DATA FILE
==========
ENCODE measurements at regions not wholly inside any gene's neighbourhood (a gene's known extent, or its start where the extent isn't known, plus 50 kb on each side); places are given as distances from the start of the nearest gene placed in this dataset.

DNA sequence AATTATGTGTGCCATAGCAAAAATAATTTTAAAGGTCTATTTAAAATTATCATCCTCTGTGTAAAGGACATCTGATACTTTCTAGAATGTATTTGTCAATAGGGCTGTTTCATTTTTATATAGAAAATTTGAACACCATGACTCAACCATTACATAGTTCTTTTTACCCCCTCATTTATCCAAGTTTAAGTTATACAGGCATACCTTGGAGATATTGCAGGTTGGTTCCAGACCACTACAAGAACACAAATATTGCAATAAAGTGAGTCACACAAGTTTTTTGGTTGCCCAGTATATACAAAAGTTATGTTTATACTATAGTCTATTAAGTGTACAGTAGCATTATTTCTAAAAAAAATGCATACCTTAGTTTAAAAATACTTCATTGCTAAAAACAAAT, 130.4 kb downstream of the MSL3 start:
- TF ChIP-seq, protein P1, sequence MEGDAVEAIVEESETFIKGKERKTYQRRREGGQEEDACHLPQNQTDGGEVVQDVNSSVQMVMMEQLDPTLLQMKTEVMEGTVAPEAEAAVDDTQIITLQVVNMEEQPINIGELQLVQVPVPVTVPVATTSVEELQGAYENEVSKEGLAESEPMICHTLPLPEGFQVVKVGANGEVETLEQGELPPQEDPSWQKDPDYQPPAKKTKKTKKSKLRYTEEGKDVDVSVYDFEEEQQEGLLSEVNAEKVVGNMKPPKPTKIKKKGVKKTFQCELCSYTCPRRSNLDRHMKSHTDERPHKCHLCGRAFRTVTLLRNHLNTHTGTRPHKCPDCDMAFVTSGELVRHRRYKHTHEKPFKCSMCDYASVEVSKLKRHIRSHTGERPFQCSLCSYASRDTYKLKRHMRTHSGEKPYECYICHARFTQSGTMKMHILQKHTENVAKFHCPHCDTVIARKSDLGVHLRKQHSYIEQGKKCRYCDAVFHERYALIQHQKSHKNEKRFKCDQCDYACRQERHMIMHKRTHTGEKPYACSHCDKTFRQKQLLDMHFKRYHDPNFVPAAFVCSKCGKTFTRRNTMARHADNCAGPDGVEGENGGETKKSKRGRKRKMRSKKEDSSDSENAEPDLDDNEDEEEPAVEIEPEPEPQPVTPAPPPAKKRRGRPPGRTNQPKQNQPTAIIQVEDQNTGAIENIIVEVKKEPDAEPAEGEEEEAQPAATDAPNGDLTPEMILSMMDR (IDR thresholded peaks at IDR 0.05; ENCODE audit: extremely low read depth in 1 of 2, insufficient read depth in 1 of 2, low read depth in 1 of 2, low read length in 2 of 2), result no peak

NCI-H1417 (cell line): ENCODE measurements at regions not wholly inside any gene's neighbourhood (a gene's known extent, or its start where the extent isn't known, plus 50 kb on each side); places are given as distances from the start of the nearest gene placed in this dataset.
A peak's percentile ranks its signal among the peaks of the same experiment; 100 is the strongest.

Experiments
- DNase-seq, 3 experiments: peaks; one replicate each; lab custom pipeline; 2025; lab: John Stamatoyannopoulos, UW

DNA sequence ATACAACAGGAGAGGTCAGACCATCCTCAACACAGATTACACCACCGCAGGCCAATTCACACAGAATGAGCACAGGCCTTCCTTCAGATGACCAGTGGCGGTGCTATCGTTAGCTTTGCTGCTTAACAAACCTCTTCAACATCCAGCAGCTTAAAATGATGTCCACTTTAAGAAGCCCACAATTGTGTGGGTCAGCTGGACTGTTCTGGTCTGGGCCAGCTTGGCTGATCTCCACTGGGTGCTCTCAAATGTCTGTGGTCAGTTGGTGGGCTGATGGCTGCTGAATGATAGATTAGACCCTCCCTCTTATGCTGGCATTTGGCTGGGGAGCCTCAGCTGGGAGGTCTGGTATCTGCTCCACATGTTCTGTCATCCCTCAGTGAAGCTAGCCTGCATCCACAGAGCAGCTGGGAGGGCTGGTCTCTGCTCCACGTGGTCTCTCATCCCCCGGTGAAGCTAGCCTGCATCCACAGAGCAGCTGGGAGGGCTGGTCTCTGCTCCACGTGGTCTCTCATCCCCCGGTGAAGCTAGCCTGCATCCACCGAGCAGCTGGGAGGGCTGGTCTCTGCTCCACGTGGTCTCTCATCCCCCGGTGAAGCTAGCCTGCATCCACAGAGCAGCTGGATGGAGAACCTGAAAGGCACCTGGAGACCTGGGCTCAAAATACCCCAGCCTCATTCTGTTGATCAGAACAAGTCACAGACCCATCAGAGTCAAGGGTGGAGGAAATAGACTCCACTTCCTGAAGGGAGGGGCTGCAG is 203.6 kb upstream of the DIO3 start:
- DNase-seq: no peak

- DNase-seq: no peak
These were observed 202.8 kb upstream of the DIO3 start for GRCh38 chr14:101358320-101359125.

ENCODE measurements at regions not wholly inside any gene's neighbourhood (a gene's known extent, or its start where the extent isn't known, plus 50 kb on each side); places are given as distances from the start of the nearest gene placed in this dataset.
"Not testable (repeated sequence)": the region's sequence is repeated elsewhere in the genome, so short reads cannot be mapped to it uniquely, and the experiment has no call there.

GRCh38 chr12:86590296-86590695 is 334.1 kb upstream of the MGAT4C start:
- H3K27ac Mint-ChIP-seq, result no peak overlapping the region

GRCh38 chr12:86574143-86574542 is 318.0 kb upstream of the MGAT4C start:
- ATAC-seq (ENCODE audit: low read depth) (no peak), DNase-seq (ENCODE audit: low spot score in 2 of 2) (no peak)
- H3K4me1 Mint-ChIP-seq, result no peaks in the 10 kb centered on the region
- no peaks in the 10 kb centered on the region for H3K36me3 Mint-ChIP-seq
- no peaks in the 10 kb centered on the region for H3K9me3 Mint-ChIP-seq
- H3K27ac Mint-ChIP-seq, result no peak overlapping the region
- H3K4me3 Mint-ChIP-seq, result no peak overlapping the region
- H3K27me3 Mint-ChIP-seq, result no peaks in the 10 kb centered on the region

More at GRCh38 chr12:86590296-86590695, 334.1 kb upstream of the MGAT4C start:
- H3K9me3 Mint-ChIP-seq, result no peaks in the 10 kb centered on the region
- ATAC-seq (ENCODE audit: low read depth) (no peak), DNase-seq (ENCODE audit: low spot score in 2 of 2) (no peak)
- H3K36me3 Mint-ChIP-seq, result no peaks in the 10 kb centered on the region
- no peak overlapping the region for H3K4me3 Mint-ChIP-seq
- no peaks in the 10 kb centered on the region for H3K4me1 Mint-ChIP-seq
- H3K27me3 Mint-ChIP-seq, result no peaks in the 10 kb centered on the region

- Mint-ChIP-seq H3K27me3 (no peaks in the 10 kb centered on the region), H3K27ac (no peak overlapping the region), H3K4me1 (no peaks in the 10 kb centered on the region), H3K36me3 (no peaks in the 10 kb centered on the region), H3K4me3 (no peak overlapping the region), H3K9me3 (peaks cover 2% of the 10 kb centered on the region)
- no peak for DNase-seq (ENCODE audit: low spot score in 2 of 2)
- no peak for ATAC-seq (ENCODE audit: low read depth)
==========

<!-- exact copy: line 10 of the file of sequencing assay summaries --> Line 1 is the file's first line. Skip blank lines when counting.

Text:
- DNase-seq: no peak